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Coffee provides a natural multitarget pharmacopeia against the hallmarks of cancer

Despites its simple appearance, a cup of coffee is in fact a complex mixture that contains hundreds of molecules, the composition and concentration of which vary widely and depend on factors including the origin of the coffee tree or its metabolism. Although an excessive consumption of coffee can be harmful, many molecules that are present in this black decoction exert anticancer properties. This review aims to describe the different primary coffee-containing substances that exert chemopreventive and bioactive activities against the different hallmarks and enabling characteristics of cancer, thus explaining the anticancer health benefit of black coffee.

link to article

Lettuce is ‘three times worse than bacon’ for emissions and vegetarian diets could be bad for environment

Eating a healthier diet rich in fruit and vegetables could actually be more harmful to the environment than consuming some meat, a US study has claimed.

Is the reduced consumption of meat really going to help our environment? As is so often the case, nutritional science contradicts itself and confuses us all. Happy reading!

link to newspaper article

link to journal article 

On Addiction: a different perspective

It is not the chemical but the cage we are in

Why Most Published Research Findings Are False

Summary from the essay

There is increasing concern that most current published research findings are false. The probability that a research claim is true may depend on study power and bias, the number of other studies on the same question, and, importantly, the ratio of true to no relationships among the relationships probed in each scientific field. In this framework, a research finding is less likely to be true when the studies conducted in a field are smaller; when effect sizes are smaller; when there is a greater number and lesser preselection of tested relationships; where there is greater flexibility in designs, definitions, outcomes, and analytical modes; when there is greater financial and other interest and prejudice; and when more teams are involved in a scientific field in chase of statistical significance. Simulations show that for most study designs and settings, it is more likely for a research claim to be false than true. Moreover, for many current scientific fields, claimed research findings may often be simply accurate measures of the prevailing bias. In this essay, I discuss the implications of these problems for the conduct and interpretation of research.

link to article

Effect of low-fat diet interventions versus other diet interventions on long-term weight change in adults: a systematic review and meta-analysis

Here is brand new article from The Lancet claiming that, yet again, it is demonstrated that low-carb diets are more effective than low-fat diets for weight loss.

Conclusion

These findings suggest that the long-term effect of low-fat diet intervention on bodyweight depends on the intensity of the intervention in the comparison group. When compared with dietary interventions of similar intensity, evidence from RCTs does not support low-fat diets over other dietary interventions for long-term weight loss.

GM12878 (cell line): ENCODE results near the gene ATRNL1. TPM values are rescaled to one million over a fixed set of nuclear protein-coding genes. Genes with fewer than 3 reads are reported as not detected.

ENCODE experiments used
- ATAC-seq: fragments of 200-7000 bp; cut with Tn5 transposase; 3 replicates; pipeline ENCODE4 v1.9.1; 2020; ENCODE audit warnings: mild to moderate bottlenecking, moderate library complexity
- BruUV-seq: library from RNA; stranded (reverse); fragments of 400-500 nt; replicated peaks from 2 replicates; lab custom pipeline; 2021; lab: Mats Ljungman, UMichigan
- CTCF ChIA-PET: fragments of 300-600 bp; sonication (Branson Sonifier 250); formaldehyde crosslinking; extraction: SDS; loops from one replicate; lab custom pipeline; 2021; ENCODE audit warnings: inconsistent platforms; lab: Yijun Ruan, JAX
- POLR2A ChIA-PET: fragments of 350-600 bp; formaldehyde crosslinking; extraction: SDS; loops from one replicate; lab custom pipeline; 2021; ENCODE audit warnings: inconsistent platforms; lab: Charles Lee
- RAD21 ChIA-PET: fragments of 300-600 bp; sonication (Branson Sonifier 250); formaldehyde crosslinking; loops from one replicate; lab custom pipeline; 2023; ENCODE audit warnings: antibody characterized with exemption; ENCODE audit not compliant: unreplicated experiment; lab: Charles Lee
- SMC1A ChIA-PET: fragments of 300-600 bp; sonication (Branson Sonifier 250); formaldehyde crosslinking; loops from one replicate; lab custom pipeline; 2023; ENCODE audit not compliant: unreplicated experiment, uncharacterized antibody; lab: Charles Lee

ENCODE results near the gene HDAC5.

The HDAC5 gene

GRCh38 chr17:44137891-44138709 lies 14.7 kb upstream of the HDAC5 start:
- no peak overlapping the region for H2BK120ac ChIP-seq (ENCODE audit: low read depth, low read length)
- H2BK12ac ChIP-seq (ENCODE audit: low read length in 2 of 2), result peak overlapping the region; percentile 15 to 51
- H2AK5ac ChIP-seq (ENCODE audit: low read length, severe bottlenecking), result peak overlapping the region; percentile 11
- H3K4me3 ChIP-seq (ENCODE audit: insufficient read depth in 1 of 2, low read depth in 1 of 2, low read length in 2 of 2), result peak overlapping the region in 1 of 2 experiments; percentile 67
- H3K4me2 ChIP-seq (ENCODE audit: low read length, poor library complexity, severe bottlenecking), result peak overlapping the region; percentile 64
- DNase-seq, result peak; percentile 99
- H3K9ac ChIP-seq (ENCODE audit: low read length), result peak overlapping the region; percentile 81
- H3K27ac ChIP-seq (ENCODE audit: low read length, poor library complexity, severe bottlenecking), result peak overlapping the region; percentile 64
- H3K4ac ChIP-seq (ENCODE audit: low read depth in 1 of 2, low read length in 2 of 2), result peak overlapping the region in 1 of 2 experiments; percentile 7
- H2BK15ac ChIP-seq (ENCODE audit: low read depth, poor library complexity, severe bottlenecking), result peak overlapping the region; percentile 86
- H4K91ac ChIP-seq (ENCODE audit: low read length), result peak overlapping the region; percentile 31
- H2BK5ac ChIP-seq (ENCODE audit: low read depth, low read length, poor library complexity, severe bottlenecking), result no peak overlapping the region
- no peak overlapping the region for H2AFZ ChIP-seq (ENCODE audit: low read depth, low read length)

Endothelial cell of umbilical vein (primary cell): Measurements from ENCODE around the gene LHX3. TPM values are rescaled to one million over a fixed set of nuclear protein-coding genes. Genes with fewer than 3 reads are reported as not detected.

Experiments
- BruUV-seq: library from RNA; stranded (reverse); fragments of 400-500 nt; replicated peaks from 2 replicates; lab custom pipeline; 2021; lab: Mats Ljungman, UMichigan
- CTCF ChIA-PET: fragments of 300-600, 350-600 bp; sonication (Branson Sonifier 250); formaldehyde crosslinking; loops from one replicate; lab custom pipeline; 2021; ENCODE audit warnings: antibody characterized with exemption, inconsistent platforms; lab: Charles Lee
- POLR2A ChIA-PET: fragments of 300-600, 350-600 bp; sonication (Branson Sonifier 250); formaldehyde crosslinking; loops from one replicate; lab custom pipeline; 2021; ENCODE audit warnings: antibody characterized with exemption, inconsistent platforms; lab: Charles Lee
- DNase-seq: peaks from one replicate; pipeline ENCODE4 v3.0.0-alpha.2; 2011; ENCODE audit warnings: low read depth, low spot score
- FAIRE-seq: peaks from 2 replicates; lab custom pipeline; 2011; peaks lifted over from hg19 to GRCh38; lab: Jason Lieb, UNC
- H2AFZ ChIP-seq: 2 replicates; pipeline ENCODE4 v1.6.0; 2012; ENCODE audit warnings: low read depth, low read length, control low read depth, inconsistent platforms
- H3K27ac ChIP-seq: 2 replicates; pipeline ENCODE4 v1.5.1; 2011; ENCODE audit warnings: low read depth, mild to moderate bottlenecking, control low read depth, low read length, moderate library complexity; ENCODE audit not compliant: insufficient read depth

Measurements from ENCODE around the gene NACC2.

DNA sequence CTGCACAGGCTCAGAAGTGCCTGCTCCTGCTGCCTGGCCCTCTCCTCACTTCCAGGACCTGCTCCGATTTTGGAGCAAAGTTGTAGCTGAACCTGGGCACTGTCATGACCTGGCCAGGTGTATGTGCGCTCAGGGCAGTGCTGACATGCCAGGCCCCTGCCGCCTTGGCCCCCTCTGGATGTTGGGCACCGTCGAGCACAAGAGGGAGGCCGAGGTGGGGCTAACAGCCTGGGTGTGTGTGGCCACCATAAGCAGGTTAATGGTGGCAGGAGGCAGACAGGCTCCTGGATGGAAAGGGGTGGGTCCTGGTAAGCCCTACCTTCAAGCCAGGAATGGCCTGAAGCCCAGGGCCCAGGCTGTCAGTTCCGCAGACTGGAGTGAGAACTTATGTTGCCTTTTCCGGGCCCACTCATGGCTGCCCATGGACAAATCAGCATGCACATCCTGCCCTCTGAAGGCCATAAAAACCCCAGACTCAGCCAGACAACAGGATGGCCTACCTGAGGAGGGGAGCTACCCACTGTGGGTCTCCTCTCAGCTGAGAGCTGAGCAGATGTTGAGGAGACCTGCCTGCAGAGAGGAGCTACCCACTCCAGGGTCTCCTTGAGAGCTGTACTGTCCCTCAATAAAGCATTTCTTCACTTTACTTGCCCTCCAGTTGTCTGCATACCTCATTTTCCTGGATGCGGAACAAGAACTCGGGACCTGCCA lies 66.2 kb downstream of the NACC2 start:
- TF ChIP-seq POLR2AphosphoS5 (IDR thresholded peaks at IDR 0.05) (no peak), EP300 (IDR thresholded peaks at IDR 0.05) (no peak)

link to article

Article: Association of Maternal Report of Infant and Toddler Gastrointestinal Symptoms With Autism

***Too much evidence is mounting regarding Autism Spectrum Disorders (ASD) and GI disturbances. Please, if you have a child that is on the spectrum, or are worried that you do, do your research and help your child. ASD can be treated through diet: see the GAPS Diet***

Below is part of the Abstract of the article:

Importance  Gastrointestinal (GI) comorbidities are frequently described in association with autism spectrum disorder (ASD). However, the prevalence of GI disturbances and the age at which such problems first appear are unclear, and their specificity for ASD compared with other neurodevelopmental disorders is uncertain.

Objective  To compare maternal report of GI symptoms during the first 3 years of life in children with ASD, developmental delay (DD), and typical development (TD).

Conclusions and Relevance  In this large prospective cohort, maternally reported GI symptoms are more common and more often persistent during the first 3 years of life in children with ASD than in children with TD or DD.

link to article

New Evidence of Coffee’s Many Benefits

Below is a link to some new evidence from Harvard that roughly 2 cups of coffee is good for us! Coffee contains chlorogenic acid, a potent and naturally occuring derivative of caffeic acid, found in the coffee bean. Coffee has also been shown to prevent brain degeneration (Parkinson’s Disease, dementia, etc.) and certain cancers (see link). I love the research that says coffee is healthy. And oddly enough I seem to always find a flaw in the research that says coffee is bad for us. Imagine that!

Link

Diet fads are destroying us: Paleo, gluten-free and the lies we tell ourselves

The author of “The Gluten Lie” on our fruitless search for clean living, and why we’re so quick to scoff at science

This is a great article regarding nutrition and mis-placed moral effort. I can’t wait to read his book!

link to article

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Study Reveals Sizable Increase in Diabetes Among Children

“For years doctors have warned of a rising epidemic of diabetes among children. Yet there has been surprisingly little firm data on the extent of this disease among younger Americans. Now a nationally representative study has confirmed that from 2001 to 2009 the incidence of Type 1 and Type 2 diabetes drastically increased among children and adolescents across racial groups.”

 link to article